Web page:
“They are our brothers, these freedom fighters, and we owe them our help,” Ronald Reagan said of the Contras, who pillaged, raped and slaughtered their way through Nicaragua. “They are the moral equal of our Founding Fathers and the brave men and women of the French Resistance,” Reagan added. “We cannot turn away from them, for the struggle here is not right versus left, it is right versus wrong.”
“I want to hear him say we’re going to arm the Free Syrian Army,” John McCain said of President Donald Trump. “We’re going to dedicate ourselves to the removal of Bashar al-Assad. We’re going to have the Russians pay a price for their engagement. All players here are going to have to pay a penalty and the United States of America is going to be on the side of the people who fight for freedom.”
Those feted as heroes of resistance, like President Volodymyr Zelensky or President Hamid Karzai in Afghanistan, are often problematic, especially as their egos and bank accounts inflate. The flood of effusive encomiums directed towards proxies by their sponsors in public rarely matches what they say of them in private.
At the Dayton peace talks, where the Serbian President Slobodan Milosevic sold out the leaders of the Bosnian Serbs and the Bosnian Croats, he said of his proxies: “[they] are not my friends. They are not my colleagues…They are shit.”
“Dark money sloshed all around,” The Washington Post wrote after obtaining an internal report produced by the Office of the Special Inspector General for Afghanistan Reconstruction.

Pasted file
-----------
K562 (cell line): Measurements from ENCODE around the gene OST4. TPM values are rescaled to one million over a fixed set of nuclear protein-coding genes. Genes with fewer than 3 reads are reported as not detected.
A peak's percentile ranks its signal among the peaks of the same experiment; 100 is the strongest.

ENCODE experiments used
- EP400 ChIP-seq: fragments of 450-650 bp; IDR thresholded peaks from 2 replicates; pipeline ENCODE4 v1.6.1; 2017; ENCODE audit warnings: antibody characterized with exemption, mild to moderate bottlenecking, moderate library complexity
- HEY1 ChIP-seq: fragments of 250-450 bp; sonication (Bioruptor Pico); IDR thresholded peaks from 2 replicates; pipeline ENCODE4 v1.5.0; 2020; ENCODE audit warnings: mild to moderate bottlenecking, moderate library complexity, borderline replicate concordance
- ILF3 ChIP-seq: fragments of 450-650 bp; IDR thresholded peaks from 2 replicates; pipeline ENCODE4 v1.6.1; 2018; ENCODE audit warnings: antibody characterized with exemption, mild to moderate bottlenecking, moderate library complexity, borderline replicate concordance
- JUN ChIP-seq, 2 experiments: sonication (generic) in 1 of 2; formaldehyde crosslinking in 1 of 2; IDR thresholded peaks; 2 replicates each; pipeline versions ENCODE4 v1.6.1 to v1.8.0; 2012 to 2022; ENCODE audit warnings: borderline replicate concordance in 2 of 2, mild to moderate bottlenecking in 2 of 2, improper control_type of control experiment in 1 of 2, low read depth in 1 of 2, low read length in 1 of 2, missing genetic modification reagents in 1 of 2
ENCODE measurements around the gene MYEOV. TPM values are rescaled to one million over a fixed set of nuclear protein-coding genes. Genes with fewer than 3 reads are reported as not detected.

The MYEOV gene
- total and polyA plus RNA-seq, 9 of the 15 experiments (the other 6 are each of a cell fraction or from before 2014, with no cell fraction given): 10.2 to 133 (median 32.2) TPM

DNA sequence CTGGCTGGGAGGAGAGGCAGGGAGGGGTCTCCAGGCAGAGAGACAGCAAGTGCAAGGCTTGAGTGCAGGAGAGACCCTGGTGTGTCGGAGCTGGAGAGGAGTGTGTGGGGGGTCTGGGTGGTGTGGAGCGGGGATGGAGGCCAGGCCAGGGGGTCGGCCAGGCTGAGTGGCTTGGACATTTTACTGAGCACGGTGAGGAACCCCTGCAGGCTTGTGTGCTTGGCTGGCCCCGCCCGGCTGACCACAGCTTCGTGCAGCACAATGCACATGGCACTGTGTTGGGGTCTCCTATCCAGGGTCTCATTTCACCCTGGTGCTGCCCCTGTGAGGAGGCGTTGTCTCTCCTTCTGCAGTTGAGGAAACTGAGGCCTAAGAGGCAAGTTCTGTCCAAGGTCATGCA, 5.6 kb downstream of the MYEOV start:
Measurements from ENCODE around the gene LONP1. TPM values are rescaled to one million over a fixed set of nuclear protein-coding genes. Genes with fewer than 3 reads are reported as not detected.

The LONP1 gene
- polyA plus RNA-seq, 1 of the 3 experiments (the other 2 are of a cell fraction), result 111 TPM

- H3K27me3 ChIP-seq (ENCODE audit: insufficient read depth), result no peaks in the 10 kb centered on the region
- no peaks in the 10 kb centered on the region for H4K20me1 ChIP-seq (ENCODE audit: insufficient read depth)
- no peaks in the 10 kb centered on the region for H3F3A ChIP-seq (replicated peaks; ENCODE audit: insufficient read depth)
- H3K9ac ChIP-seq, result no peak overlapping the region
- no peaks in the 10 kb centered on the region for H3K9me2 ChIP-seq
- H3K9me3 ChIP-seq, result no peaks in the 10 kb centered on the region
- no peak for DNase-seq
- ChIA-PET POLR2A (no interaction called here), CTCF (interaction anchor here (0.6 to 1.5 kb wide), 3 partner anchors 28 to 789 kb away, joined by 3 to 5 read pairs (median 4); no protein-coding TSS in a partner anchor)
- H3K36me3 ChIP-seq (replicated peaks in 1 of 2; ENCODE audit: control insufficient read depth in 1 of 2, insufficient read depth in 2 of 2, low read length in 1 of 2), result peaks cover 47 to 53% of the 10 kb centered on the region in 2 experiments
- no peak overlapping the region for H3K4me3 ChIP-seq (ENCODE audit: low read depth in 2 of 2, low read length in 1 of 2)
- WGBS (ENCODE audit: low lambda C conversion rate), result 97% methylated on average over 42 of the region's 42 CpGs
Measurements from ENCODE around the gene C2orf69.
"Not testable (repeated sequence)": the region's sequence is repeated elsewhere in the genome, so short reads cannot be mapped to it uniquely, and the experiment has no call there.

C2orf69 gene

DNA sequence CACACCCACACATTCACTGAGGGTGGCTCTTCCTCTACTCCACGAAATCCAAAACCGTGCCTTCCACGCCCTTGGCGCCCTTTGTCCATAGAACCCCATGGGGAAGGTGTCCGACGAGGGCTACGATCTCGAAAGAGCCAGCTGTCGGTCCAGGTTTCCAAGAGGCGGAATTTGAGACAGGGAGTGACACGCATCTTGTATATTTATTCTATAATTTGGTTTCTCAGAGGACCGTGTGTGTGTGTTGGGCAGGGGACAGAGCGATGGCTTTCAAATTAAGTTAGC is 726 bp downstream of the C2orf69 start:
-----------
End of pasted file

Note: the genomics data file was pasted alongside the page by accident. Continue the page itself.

“Afghanistan’s largest bank liquefied into a cesspool of fraud. Travelers lugged suitcases loaded with $1 million, or more, on flights leaving Kabul. Mansions known as ‘poppy palaces’ rose from the rubble to house opium kingpins. President Hamid Karzai won reelection after cronies stuffed thousands of ballot boxes. He later admitted the C.I.A. had delivered bags of cash to his office for years, calling it ‘nothing unusual.’”
“In public, as President Barack Obama escalated the war and Congress approved billions of additional dollars in support, the commander in chief and lawmakers promised to crack down on corruption and hold crooked Afghans accountable,” the paper reported. “In reality, U.S. officials backed off, looked away and let the thievery become more entrenched than ever, according to a trove of confidential government interviews obtained by The Washington Post.”
Those lionized as the bulwark against barbarism when the arms are flowing to them, are forgotten once the conflicts end, as in Afghanistan and Iraq. The former proxy fighters must flee the country or suffer the vendettas of those they fought, as happened to the abandoned Hmong tribesmen in Laos and the South Vietnamese.
The former sponsors, once lavish in military aid, ignore desperate pleas for economic and humanitarian assistance, as those displaced by war go hungry and die from lack of medical care. Afghanistan, for the second time around, is the poster child for this imperial callousness.
The collapse of civil society spawns sectarian violence and extremism, much of it inimical to the interests of those who fomented the proxy wars. Israel’s proxy militias in Lebanon, along with its military intervention in 1978 and 1982, were designed to dislodge the Palestine Liberation Organization (PLO) from the country. This objective was achieved. But the removal of the PLO from Lebanon gave rise to Hezbollah, a far more militant and effective adversary, along with Syrian domination of Lebanon.